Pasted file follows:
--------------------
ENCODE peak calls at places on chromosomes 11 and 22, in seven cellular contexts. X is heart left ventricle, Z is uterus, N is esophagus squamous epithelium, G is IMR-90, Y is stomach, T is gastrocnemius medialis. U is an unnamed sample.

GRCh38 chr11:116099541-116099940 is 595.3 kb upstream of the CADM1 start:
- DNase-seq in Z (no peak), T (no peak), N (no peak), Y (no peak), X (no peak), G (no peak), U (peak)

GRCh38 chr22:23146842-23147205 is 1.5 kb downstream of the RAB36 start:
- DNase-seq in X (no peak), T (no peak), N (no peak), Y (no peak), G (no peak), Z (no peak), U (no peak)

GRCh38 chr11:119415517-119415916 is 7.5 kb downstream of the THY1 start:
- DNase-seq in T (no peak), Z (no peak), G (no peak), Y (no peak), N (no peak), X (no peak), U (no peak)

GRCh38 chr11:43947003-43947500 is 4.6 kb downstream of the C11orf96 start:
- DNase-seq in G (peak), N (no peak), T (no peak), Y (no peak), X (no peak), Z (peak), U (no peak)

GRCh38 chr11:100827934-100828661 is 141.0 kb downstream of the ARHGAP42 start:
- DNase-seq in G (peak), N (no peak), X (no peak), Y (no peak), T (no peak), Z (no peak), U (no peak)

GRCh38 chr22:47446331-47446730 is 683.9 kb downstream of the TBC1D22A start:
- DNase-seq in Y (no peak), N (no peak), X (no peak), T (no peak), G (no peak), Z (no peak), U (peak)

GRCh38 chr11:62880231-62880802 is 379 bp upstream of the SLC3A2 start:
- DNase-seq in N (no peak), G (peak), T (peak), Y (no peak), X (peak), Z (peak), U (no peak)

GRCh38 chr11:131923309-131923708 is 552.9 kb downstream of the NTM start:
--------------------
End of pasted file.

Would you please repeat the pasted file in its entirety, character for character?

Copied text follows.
ENCODE peak calls at places on chromosomes 11 and 22, in seven cellular contexts. X is heart left ventricle, Z is uterus, N is esophagus squamous epithelium, G is IMR-90, Y is stomach, T is gastrocnemius medialis. U is an unnamed sample.

GRCh38 chr11:116099541-116099940 is 595.3 kb upstream of the CADM1 start:
- DNase-seq in Z (no peak), T (no peak), N (no peak), Y (no peak), X (no peak), G (no peak), U (peak)

GRCh38 chr22:23146842-23147205 is 1.5 kb downstream of the RAB36 start:
- DNase-seq in X (no peak), T (no peak), N (no peak), Y (no peak), G (no peak), Z (no peak), U (no peak)

GRCh38 chr11:119415517-119415916 is 7.5 kb downstream of the THY1 start:
- DNase-seq in T (no peak), Z (no peak), G (no peak), Y (no peak), N (no peak), X (no peak), U (no peak)

GRCh38 chr11:43947003-43947500 is 4.6 kb downstream of the C11orf96 start:
- DNase-seq in G (peak), N (no peak), T (no peak), Y (no peak), X (no peak), Z (peak), U (no peak)

GRCh38 chr11:100827934-100828661 is 141.0 kb downstream of the ARHGAP42 start:
- DNase-seq in G (peak), N (no peak), X (no peak), Y (no peak), T (no peak), Z (no peak), U (no peak)

GRCh38 chr22:47446331-47446730 is 683.9 kb downstream of the TBC1D22A start:
- DNase-seq in Y (no peak), N (no peak), X (no peak), T (no peak), G (no peak), Z (no peak), U (peak)

GRCh38 chr11:62880231-62880802 is 379 bp upstream of the SLC3A2 start:
- DNase-seq in N (no peak), G (peak), T (peak), Y (no peak), X (peak), Z (peak), U (no peak)

GRCh38 chr11:131923309-131923708 is 552.9 kb downstream of the NTM start: